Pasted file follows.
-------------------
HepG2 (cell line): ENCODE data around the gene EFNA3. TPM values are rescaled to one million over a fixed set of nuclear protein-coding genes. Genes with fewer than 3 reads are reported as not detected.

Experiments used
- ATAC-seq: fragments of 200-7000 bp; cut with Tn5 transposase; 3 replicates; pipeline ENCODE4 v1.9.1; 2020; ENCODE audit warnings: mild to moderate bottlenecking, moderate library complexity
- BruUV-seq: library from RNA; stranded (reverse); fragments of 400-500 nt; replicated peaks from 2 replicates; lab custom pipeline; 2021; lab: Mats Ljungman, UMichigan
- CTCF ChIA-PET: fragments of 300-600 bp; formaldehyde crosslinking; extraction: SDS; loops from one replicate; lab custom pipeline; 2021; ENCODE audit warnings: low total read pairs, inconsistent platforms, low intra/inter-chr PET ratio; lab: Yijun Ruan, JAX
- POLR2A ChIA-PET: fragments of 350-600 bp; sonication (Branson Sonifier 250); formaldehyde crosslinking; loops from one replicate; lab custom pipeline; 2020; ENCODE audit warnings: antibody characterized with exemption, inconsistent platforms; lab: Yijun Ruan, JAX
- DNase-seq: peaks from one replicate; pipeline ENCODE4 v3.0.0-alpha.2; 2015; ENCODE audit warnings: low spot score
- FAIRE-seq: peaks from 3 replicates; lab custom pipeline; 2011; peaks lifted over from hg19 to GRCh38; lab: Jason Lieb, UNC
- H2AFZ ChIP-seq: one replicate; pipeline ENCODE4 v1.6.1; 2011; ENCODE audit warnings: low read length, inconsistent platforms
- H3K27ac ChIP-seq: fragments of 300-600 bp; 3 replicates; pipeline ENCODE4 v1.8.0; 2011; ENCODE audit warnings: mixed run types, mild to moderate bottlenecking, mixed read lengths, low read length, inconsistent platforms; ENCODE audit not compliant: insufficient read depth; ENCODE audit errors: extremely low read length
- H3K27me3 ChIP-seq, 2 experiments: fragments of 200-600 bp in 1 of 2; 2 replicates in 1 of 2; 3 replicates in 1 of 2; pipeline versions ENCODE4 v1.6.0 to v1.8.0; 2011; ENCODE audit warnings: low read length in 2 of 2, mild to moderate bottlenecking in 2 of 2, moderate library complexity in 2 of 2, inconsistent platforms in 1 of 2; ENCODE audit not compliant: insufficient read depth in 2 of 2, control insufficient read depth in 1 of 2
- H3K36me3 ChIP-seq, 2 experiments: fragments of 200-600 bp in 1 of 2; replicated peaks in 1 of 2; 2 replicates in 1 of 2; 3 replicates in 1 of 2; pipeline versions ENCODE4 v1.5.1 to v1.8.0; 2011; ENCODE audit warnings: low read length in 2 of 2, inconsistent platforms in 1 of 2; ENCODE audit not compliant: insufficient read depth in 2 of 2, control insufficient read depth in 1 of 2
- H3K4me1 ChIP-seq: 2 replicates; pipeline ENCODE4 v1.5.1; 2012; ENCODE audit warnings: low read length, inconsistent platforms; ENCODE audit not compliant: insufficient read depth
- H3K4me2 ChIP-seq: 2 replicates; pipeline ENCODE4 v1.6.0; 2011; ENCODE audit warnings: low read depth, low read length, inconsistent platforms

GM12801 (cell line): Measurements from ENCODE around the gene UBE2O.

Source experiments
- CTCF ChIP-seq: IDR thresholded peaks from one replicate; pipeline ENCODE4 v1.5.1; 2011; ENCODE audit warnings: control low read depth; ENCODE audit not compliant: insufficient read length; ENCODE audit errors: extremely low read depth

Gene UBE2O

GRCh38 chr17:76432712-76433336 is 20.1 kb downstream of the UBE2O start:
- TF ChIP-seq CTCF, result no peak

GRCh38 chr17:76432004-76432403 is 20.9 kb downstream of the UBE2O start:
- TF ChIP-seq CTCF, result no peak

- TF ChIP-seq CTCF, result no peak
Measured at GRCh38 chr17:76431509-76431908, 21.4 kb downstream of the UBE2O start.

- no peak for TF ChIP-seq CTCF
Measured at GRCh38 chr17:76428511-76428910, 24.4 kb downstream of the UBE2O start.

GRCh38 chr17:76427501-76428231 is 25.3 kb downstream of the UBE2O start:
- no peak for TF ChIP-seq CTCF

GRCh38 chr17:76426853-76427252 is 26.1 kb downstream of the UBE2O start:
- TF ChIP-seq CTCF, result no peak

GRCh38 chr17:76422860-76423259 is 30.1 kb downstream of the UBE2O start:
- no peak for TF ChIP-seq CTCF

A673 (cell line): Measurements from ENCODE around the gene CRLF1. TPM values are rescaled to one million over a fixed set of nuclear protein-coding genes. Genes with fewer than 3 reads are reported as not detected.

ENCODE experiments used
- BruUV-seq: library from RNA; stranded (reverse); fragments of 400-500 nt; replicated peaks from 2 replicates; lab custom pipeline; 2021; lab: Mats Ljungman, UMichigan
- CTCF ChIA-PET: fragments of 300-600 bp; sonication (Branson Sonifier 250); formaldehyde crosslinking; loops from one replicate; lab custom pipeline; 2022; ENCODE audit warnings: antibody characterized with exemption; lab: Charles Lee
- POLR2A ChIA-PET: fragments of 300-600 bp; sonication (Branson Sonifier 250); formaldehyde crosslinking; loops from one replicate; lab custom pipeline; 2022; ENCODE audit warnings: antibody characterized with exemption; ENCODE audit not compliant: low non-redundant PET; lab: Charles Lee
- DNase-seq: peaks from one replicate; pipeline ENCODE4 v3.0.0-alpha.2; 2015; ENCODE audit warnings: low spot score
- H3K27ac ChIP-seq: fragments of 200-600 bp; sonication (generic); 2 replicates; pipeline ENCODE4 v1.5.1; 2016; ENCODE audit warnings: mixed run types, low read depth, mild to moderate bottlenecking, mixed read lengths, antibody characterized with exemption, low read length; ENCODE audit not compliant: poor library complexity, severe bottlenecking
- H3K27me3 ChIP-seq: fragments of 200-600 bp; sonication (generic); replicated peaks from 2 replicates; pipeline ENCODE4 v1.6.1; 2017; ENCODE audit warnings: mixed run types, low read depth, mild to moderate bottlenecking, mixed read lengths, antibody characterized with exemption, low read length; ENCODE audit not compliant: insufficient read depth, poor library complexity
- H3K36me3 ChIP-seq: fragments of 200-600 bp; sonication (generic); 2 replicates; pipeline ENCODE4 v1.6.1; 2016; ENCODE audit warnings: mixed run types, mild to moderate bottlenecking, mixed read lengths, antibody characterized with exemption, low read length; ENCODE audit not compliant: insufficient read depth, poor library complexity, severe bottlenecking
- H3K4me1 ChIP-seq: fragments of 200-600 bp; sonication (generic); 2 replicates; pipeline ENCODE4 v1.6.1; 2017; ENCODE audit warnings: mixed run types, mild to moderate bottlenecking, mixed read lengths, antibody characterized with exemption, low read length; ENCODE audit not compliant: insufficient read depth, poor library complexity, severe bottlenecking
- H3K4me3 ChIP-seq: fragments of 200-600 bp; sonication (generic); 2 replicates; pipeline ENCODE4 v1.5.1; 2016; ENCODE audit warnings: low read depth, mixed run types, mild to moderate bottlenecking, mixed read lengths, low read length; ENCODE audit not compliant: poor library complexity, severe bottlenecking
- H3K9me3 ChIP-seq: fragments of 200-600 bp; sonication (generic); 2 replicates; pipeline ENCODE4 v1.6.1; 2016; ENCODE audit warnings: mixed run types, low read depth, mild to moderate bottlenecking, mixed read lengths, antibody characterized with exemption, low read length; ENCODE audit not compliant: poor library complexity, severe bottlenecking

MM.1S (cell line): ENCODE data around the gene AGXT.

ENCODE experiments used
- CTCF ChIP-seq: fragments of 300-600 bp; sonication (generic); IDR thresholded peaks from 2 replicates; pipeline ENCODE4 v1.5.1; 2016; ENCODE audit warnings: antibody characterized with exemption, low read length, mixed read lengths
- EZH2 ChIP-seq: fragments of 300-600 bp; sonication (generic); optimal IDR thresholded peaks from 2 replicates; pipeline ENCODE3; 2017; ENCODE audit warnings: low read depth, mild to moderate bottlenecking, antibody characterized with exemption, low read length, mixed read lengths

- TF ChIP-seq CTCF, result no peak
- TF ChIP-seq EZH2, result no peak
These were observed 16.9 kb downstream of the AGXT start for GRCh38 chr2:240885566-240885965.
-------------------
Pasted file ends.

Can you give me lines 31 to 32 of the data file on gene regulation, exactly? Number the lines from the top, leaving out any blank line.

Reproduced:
GRCh38 chr17:76422860-76423259 is 30.1 kb downstream of the UBE2O start:
- no peak for TF ChIP-seq CTCF